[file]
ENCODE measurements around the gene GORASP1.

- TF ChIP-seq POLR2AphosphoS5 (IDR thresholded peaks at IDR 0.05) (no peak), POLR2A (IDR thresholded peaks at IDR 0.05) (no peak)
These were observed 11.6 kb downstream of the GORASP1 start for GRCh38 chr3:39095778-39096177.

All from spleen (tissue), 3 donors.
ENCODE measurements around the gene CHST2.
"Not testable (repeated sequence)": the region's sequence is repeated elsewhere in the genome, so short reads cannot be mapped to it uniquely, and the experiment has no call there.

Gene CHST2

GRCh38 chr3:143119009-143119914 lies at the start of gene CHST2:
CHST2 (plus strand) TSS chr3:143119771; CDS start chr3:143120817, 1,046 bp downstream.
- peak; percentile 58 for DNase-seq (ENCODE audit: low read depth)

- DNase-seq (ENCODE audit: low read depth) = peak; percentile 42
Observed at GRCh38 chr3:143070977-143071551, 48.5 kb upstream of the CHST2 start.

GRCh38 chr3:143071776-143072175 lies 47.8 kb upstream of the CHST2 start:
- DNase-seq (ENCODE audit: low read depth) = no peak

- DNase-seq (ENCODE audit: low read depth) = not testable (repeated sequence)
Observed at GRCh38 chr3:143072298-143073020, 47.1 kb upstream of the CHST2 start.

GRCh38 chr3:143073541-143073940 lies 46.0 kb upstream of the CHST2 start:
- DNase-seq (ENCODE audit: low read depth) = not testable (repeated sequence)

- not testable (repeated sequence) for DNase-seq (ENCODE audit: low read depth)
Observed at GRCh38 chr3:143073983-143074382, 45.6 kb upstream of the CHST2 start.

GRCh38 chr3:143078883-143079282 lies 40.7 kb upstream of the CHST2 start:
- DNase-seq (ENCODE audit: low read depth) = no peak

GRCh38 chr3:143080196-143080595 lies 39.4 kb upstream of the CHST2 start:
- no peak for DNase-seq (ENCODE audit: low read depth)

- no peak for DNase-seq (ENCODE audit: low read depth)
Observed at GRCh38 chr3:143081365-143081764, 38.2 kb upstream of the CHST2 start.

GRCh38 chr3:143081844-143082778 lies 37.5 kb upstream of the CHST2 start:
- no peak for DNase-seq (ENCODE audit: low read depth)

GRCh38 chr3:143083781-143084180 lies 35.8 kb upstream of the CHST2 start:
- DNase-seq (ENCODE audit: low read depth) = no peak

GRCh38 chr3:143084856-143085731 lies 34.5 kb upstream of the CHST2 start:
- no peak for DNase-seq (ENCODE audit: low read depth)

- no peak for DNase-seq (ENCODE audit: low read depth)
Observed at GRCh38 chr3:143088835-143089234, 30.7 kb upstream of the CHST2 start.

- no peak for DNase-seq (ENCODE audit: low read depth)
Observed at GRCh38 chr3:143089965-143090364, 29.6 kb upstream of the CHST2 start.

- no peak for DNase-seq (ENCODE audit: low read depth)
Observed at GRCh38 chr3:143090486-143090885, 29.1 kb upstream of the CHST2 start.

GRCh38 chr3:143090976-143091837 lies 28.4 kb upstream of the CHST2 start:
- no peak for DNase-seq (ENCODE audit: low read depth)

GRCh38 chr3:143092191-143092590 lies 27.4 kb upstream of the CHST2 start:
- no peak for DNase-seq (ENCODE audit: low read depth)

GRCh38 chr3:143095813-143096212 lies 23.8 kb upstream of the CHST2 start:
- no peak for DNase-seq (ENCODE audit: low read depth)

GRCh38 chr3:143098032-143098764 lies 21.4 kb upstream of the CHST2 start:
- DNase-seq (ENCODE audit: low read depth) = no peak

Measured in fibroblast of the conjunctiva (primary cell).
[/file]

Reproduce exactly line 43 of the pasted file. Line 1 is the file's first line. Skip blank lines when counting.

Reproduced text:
GRCh38 chr3:143095813-143096212 lies 23.8 kb upstream of the CHST2 start: